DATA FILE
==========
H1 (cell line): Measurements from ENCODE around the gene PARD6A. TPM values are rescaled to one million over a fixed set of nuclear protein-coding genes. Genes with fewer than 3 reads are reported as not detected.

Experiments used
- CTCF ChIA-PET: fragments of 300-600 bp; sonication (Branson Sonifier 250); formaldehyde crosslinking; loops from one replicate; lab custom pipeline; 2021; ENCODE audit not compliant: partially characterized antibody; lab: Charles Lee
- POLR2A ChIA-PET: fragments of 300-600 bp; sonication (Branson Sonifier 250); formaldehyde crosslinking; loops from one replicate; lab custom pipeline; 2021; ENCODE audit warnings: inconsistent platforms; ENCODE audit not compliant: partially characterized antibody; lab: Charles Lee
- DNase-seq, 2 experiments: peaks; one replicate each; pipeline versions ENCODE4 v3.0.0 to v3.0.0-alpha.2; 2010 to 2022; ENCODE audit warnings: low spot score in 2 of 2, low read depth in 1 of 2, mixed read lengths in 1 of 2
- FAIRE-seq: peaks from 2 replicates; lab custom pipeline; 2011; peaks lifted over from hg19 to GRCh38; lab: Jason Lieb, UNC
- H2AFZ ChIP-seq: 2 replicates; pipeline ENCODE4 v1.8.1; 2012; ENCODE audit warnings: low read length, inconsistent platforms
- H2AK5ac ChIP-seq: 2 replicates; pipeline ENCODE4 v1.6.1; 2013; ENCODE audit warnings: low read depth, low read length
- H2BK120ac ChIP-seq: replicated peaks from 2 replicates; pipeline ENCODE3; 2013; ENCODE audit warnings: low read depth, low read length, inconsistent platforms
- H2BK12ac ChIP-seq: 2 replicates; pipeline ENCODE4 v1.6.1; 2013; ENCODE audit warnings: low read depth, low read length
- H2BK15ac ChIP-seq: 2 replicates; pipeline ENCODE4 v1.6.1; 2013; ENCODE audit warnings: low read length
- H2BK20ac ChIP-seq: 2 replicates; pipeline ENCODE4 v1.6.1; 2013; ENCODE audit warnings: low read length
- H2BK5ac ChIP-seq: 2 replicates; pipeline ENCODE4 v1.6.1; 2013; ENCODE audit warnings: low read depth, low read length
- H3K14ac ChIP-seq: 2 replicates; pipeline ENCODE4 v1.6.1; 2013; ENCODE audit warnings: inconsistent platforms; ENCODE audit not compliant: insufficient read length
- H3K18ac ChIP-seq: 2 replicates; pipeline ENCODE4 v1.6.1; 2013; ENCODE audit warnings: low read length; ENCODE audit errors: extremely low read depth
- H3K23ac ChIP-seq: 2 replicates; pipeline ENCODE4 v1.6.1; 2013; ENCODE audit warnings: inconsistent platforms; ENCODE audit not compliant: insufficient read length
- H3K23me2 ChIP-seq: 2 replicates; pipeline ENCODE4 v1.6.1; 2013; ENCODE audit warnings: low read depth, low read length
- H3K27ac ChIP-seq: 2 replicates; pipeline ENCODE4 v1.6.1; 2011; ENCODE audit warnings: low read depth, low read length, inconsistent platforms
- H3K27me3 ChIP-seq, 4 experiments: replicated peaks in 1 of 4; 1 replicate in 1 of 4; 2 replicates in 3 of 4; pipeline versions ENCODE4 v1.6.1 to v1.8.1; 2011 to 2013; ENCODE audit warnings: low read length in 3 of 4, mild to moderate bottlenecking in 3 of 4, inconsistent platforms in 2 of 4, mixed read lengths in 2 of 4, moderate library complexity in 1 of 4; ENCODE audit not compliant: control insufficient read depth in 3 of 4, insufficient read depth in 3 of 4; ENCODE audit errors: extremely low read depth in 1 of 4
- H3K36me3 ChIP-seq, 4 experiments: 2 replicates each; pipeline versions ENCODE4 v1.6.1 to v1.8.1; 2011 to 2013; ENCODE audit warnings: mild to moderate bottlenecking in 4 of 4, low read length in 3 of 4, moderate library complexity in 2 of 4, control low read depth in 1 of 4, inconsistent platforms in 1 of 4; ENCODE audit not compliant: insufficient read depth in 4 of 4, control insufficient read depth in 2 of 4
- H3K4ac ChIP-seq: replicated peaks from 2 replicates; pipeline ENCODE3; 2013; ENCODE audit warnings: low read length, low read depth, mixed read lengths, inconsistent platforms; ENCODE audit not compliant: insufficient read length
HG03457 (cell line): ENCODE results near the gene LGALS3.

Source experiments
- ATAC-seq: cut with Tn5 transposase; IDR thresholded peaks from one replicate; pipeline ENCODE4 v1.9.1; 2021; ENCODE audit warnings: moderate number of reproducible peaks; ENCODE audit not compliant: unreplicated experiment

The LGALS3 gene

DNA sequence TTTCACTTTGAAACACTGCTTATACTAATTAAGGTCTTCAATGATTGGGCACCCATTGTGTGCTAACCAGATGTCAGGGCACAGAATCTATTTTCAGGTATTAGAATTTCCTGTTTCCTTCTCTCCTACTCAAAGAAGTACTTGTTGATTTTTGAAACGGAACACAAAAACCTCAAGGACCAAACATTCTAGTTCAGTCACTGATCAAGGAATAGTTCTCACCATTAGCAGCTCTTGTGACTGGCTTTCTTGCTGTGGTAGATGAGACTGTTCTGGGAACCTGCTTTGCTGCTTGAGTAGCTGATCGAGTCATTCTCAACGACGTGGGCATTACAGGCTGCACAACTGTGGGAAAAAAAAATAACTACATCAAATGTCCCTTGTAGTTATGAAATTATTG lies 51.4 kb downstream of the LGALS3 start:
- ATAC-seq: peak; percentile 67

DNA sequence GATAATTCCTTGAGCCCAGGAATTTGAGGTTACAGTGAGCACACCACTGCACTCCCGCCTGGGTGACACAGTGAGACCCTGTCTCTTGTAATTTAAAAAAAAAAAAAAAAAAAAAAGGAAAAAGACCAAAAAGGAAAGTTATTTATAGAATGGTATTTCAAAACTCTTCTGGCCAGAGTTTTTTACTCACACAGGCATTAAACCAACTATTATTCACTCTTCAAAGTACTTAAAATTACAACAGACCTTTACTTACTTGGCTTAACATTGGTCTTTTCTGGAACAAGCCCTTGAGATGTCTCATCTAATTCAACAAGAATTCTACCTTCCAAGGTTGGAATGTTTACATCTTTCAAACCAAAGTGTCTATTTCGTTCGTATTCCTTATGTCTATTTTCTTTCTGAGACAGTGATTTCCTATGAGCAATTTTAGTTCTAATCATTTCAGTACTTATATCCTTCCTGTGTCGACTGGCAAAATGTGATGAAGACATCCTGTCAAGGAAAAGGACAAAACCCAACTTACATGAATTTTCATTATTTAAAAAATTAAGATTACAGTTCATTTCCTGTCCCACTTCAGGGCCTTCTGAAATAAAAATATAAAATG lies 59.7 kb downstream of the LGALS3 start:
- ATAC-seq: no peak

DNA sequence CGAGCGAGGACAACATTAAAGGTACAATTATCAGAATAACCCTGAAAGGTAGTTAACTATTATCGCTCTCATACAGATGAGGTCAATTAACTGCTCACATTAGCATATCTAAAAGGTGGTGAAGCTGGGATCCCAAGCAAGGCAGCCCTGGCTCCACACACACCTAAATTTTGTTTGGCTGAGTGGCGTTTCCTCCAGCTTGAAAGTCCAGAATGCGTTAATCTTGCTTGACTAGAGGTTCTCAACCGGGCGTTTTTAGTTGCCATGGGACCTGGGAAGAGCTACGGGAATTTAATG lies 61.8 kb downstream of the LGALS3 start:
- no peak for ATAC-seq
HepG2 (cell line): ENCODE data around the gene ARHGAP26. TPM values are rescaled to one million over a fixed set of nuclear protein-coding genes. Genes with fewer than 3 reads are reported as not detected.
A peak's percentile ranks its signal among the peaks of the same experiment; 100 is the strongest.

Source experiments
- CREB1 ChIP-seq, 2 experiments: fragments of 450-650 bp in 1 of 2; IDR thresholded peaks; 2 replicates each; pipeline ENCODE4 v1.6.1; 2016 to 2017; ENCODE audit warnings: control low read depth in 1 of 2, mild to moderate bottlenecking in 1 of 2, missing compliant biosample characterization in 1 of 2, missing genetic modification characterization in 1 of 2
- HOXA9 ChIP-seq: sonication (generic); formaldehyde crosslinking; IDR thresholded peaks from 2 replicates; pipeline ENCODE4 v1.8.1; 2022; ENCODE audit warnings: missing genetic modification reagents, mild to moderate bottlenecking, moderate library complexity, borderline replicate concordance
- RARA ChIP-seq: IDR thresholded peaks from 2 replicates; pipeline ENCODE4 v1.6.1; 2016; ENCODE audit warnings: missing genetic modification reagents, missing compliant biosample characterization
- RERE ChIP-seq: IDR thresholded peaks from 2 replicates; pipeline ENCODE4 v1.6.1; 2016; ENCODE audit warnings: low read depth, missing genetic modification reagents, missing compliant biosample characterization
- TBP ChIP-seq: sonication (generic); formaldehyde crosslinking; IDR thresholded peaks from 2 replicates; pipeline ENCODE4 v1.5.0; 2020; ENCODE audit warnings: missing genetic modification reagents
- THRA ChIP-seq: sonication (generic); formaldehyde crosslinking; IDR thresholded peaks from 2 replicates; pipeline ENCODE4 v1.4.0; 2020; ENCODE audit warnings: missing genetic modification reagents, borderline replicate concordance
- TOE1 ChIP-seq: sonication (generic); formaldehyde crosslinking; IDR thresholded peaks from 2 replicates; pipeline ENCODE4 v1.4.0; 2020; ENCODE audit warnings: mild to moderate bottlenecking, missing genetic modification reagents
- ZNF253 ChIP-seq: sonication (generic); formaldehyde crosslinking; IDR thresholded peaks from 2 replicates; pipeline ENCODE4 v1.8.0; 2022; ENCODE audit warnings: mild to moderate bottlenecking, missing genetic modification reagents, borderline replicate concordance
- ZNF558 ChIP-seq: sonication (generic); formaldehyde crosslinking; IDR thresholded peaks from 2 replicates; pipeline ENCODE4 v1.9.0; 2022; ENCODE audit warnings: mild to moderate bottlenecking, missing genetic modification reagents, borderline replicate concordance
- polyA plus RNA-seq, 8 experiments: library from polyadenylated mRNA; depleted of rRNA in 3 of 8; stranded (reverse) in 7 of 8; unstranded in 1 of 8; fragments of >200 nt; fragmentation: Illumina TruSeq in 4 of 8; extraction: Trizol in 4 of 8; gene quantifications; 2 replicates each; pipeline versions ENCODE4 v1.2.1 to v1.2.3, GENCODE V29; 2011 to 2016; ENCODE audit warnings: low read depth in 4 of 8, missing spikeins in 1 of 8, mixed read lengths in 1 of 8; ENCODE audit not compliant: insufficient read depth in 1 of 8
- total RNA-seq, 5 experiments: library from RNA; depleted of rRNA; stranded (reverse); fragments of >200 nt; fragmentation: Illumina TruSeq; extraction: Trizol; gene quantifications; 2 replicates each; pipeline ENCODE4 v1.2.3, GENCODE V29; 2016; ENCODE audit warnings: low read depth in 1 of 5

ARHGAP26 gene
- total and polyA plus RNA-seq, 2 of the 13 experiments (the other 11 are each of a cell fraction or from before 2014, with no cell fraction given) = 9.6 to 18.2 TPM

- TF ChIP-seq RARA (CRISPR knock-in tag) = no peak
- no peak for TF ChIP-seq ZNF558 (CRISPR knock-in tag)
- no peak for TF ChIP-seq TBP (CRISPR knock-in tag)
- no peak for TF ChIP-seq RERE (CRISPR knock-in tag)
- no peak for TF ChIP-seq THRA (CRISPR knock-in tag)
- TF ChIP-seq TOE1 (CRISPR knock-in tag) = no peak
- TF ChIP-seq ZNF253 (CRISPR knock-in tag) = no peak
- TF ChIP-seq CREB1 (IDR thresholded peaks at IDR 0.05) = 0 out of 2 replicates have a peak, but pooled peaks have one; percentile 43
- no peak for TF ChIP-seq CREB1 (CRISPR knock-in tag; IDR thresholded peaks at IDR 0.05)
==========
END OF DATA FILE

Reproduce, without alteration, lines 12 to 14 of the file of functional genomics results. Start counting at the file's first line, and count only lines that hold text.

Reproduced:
- H2BK20ac ChIP-seq: 2 replicates; pipeline ENCODE4 v1.6.1; 2013; ENCODE audit warnings: low read length
- H2BK5ac ChIP-seq: 2 replicates; pipeline ENCODE4 v1.6.1; 2013; ENCODE audit warnings: low read depth, low read length
- H3K14ac ChIP-seq: 2 replicates; pipeline ENCODE4 v1.6.1; 2013; ENCODE audit warnings: inconsistent platforms; ENCODE audit not compliant: insufficient read length